Clemmings returned to the left tackle spot and quarterback Sam Bradford was forced to live in fear that his blindside protection would implode any time he dropped back into the pocket. Watching Clemmings should have made Vikings fans long for the return of Kalil and that’s saying something.

Let’s be clear about this. Good left tackles are hard to find and among the most important members of an offense. The expectation was never that the Vikings would have a Pro Bowl backup for Kalil.

But given Kalil’s injury issues, it is inexplicable how general manager Rick Spielman and coach Mike Zimmer arrived in Mankato with Clemmings as their No. 2 option at such an important position.

What happened to Harris?

Mike Harris started 16 games at right guard last season for the Vikings and was expected to battle Brandon Fusco for that spot in training camp.

That competition never happened.

Harris opened training camp on the active/non-football illness list and was never removed from it. So what is wrong? That has remained a mystery for months and nobody is saying, including Harris and Zimmer.

All we know is Harris’ medical condition was diagnosed in June and he never participated in football activities after that. Harris expressed optimism this week that he will be able to play again, but it’s unclear if that is a realistic goal or wishful thinking.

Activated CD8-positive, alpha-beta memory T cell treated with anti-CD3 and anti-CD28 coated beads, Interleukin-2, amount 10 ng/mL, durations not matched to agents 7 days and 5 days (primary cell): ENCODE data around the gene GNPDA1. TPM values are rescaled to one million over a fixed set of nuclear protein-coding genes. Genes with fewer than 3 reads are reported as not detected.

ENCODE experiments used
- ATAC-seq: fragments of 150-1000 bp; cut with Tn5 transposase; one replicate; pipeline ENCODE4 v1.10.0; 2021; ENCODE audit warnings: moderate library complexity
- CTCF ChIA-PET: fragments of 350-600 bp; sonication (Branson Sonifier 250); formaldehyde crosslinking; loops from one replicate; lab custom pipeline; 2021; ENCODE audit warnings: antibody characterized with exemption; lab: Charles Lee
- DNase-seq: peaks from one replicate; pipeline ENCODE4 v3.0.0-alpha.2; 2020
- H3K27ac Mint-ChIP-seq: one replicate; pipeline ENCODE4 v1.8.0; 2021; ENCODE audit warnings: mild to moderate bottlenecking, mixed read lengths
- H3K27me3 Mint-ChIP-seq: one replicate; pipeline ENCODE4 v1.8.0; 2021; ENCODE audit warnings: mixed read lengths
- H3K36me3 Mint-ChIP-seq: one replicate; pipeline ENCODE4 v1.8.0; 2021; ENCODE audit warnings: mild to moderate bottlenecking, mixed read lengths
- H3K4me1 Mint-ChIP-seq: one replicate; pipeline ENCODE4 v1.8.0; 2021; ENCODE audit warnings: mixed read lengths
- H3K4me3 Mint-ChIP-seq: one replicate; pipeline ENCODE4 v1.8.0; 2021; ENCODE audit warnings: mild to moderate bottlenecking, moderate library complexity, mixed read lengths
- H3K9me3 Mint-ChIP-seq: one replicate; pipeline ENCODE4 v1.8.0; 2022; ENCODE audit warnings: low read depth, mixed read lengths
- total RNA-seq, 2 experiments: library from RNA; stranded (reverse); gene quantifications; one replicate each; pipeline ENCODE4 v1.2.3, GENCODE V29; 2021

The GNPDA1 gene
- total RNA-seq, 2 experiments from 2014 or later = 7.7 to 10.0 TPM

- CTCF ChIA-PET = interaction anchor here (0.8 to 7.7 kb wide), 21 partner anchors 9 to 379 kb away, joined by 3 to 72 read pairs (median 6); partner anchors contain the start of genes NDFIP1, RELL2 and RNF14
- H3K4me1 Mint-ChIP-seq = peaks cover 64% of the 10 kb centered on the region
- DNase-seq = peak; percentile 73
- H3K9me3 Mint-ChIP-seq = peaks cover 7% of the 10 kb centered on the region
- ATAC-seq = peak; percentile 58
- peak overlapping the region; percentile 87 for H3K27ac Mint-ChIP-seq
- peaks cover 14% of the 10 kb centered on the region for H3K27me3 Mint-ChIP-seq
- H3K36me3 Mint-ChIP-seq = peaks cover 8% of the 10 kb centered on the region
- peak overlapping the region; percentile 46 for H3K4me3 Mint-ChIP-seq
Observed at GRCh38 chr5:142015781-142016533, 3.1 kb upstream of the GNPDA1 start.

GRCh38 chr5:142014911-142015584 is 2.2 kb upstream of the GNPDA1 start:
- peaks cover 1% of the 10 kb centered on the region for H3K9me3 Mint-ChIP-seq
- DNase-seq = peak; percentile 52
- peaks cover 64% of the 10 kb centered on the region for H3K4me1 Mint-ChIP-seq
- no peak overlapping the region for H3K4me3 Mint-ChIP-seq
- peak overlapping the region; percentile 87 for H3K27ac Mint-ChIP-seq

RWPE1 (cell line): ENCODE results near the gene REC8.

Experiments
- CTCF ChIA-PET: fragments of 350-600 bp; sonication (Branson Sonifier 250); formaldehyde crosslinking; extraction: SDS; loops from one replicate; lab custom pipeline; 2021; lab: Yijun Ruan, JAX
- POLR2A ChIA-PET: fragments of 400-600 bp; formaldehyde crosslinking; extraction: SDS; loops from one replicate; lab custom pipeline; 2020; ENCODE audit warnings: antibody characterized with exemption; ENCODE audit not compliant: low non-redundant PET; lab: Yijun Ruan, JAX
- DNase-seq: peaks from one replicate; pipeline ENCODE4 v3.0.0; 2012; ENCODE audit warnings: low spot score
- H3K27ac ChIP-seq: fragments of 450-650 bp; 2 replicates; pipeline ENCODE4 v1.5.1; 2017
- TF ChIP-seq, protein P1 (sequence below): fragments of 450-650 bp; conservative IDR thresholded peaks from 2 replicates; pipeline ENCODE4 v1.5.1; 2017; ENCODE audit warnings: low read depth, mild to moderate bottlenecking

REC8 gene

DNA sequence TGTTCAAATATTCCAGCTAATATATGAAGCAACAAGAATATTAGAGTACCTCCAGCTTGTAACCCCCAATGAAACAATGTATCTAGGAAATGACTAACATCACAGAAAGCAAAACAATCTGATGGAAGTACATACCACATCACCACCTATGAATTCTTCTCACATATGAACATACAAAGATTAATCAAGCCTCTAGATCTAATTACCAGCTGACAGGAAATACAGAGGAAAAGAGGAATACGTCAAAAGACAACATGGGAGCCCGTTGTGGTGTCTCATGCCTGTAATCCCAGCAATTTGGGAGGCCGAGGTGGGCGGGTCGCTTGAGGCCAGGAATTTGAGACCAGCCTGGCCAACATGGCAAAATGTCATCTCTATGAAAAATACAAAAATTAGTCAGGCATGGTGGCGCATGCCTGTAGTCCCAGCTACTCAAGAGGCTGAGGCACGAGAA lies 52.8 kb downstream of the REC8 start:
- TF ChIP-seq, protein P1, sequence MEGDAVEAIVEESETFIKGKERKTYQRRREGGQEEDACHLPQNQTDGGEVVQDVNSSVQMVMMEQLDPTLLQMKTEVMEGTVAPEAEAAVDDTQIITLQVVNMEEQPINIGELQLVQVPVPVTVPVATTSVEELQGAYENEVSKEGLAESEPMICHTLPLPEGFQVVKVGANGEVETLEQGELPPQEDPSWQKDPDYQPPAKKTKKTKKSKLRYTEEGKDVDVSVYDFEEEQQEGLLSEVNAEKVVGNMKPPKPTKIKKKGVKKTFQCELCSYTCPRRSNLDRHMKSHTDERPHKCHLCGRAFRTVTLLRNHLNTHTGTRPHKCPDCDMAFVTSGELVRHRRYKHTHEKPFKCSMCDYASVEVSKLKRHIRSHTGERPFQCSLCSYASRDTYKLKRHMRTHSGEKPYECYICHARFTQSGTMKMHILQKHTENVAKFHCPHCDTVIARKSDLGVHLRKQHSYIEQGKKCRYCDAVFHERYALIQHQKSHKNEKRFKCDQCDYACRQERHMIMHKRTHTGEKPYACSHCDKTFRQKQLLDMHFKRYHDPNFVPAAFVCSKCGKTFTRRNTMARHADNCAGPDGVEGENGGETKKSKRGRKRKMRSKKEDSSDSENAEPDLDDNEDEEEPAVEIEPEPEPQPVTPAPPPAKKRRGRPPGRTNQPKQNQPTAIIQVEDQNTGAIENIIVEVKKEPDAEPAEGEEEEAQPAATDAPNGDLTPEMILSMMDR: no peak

Harris was solid at right guard and, given Fusco’s struggles, it’s almost certain Harris either would have won the job in training camp or replaced Fusco at some point during the season. Harris also can play right tackle so his versatility would have been welcomed when starting right tackle Andre Smith was lost because of a triceps injury in October.

Given how big of a mess the Vikings offensive line was this season, in part because of injury and in part because of ineptitude, Harris certainly could have helped.

The post Zulgad: Vikings’ offensive three pack: Where did Wright go wrong? appeared first on 1500 ESPN Twin Cities.

Source:: 1500 ESPN Sportswire